If we limit this to a consideration of true humans (Homo sapiens sapiens), and exclude the various other species which preceded us, there is a big difficulty in determining what the first, and therefore most "primitive" humans actually looked like. We know that there is now considerable physical diversity within out species. The earliest fossils of the species are very few in number, and being skeletal do not allow us to determine many of the physical features we now recognise as racial variants. Further, the very small number of fossils means that we are not able to say if those first humans all looked much the same: it is possible that there was a similar degree of physical diversity among those first humans as we now observe among the modern population. Wymspen (talk) 16:42, 28 July 2016 (UTC)
  • I took the OP's question as referring to things like people born with tails, which IIRC, happens in about 1/1000 births. μηδείς (talk) 17:49, 28 July 2016 (UTC)
Being born with a tail is "primitive", as in an evolutionary throw-back, not only in Homo sapiens but in other great apes. Humans are tailless because we are great apes and great apes are tailless. Humans are distinguished from other great apes in various ways including larger brains, more flexible hands (even more than apes), and being nearly hairless. Robert McClenon (talk) 19:48, 28 July 2016 (UTC)
For an example of the correct use of terminology: tails are a primitive trait for primates, in precisely the sense of the article I link above. Taillessness, i.e. the trait of having no tail, is a derived trait of the apes. SemanticMantis (talk) 22:02, 28 July 2016 (UTC)

Photo shoot[edit]

Hello there,

Is anyone around familiar with photography or photo shoots? I'm currently working on a project and I need information on how a photo shoot is developed. How many people is usually involved (besides the photographer and the model). Does the make-up artist have to be there during the whole photo shoot?

I'd appreciate any comments or links where I can get detailed information. References to Annie Leibovitz's style and gear are welcomed.

Thanks a lot. Miss Bono [hello, hello!] 18:02, 28 July 2016 (UTC)

There will be someone doing the lights, which is a skilled, technical, and essential job. The makeup artists will stick around. There may also be a double, who will stand in for the model, so that the camera and lighting can be set up while the model is getting made up. There can certainly be more than just one photographer. μηδείς (talk) 19:46, 28 July 2016 (UTC)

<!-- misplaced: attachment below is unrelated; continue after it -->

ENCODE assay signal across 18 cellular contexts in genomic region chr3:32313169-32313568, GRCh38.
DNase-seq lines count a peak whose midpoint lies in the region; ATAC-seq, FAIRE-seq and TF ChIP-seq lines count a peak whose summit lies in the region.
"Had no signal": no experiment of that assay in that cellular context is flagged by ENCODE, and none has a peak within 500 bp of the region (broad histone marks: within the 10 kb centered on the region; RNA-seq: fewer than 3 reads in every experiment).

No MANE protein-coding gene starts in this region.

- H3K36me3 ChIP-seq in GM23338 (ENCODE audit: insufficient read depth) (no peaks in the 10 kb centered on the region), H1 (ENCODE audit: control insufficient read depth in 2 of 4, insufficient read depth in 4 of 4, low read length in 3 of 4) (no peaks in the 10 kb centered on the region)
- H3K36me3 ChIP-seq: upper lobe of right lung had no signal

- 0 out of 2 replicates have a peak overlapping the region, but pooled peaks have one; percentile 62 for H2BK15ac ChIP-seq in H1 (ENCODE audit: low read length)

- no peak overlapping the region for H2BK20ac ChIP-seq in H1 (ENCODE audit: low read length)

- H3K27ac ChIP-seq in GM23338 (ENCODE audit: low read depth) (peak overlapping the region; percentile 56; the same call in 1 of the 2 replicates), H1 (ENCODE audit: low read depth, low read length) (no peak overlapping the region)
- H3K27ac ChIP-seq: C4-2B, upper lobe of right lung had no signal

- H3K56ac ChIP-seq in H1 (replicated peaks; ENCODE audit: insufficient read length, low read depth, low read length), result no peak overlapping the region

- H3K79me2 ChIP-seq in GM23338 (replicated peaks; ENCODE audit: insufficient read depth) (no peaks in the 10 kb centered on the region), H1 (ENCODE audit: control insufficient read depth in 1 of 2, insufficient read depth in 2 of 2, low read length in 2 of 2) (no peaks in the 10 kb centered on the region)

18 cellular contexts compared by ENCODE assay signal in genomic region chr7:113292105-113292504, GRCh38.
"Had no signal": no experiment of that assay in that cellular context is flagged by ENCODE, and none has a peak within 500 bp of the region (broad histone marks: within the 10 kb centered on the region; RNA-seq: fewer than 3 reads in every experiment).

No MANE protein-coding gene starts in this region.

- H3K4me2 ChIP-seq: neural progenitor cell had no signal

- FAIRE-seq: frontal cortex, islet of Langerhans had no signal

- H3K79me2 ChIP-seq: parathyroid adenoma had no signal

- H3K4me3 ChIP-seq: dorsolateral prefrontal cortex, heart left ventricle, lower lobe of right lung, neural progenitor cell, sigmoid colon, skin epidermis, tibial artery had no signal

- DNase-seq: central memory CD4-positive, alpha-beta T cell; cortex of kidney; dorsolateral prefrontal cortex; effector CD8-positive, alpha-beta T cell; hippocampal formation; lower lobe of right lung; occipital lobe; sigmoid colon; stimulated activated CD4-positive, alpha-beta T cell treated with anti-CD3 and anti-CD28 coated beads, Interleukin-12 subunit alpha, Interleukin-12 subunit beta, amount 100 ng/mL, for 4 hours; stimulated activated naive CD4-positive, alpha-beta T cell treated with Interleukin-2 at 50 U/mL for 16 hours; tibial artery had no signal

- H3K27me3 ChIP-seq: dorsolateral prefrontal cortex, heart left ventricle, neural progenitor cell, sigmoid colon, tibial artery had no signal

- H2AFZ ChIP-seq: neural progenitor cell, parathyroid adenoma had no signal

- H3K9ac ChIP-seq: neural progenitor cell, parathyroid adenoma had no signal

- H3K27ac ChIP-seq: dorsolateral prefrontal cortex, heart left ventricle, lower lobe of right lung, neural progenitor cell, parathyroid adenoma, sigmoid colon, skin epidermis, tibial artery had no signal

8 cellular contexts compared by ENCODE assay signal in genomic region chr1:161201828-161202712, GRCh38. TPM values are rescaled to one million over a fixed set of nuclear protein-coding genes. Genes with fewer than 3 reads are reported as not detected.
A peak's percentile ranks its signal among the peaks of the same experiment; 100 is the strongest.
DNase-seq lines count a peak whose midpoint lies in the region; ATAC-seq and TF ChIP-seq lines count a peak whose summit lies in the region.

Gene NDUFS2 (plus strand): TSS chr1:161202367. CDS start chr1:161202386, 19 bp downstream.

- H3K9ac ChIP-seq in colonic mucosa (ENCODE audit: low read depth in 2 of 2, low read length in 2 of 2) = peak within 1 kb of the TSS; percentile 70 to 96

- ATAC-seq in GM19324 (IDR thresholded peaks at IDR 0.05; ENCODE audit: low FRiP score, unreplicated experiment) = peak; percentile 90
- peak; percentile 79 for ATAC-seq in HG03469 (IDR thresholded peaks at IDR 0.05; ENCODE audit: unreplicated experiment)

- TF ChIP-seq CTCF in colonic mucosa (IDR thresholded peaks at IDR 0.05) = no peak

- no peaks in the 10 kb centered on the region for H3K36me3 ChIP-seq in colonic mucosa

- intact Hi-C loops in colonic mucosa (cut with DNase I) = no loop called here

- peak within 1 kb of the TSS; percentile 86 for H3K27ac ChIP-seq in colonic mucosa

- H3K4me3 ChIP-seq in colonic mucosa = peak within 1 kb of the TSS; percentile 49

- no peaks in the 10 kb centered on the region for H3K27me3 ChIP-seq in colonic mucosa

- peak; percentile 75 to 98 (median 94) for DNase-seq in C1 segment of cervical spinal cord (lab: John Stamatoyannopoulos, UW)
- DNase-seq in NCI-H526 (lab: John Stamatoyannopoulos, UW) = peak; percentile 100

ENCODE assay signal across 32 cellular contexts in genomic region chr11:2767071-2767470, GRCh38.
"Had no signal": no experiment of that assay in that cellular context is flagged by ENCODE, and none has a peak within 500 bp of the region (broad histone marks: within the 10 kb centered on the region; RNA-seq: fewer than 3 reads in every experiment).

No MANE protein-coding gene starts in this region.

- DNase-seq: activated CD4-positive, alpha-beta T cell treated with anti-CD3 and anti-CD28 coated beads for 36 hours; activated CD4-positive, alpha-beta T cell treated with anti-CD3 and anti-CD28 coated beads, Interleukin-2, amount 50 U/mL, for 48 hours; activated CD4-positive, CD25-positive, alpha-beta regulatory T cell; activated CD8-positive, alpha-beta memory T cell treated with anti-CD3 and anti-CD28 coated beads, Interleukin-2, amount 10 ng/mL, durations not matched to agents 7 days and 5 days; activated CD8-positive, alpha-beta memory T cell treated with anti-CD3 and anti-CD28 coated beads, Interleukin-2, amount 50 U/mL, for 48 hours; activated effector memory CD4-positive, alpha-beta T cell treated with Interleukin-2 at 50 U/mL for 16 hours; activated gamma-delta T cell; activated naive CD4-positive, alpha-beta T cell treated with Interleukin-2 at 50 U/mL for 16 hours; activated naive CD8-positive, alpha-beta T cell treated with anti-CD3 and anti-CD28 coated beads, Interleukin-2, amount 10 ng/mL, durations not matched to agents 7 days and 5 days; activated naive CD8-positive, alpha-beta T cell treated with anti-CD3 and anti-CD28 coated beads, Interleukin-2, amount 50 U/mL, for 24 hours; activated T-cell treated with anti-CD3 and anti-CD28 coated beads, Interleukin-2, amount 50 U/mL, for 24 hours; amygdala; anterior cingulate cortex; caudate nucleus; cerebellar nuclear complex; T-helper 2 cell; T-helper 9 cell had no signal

Sure, it might be a big affair, or it might be just a model and photographer. Hard to say, there's lots of things that might count as a photo shoot. The Magazine cover of a national magazine probably works a little different from e.g. boudoir photography. SemanticMantis (talk) 22:00, 28 July 2016 (UTC)
Wikipedia has an article about the American portrait photographer Annie Leibovitz. It is evident from her work with many celebrities that she invests time developing a close rapport with each one. She has used a polaroid camera to collect initial snapshots and it is clear that more work goes into the final picture concept than would be necessary with regular professional models. Leibovitz's Photo shoots obviously have not followed a set pattern in such projects as photographing a dancer on a gargøyle on a Manhatten skyskraper, or photographing Whoopi Goldberg lying in a bathtub full of milk. This article by Leibovitz tells a little of her motivation. As a general rule, the less planned a professional photograph seems to be, the more planning and preparation has gone into it. I assume a conceptual photographer such as Annie Leibovitz exerts directorial control over anyone needed (or not) at her photo shoots including, it is reported, offending Queen Elizabeth by asking her to remove her tiara. AllBestFaith (talk) 00:23, 29 July 2016 (UTC)
It would help if Miss Bono gave us her assignment brief. A photo shoot can range from using natural light without even a reflector nor makeup, to an indoor studio shoot where one needs a dresser (seen those models in mail order catalogues, wearing off-the-peg evening gowns that fit so perfectly – look behind and the dresser has used a lot of safety pins to nip&tuck in order make the gown look a perfect fit). We need more info from the OP. Sounds like the commissioner really needs to employ a professional for this job if you're worrying about make-up. If (say) the model is a red-head and is to wear a green dress (nice combination) she will know what colour lipsticks to avoid - don’t need a make up artist for that! The model's career depends on accomplishing each assignment well and will point out any faux pas that the photographer may make. For high class photography where a make up artist is needed to be on hand (and perhaps a stylist and dresser) then the client doesn’t commission someone that has to ask these questions. Finally, I have never come across a photographer that needs someone to do the lights – in cinematography this may be the norm but not for a photographer.--Aspro (talk) 00:34, 29 July 2016 (UTC)

July 29[edit]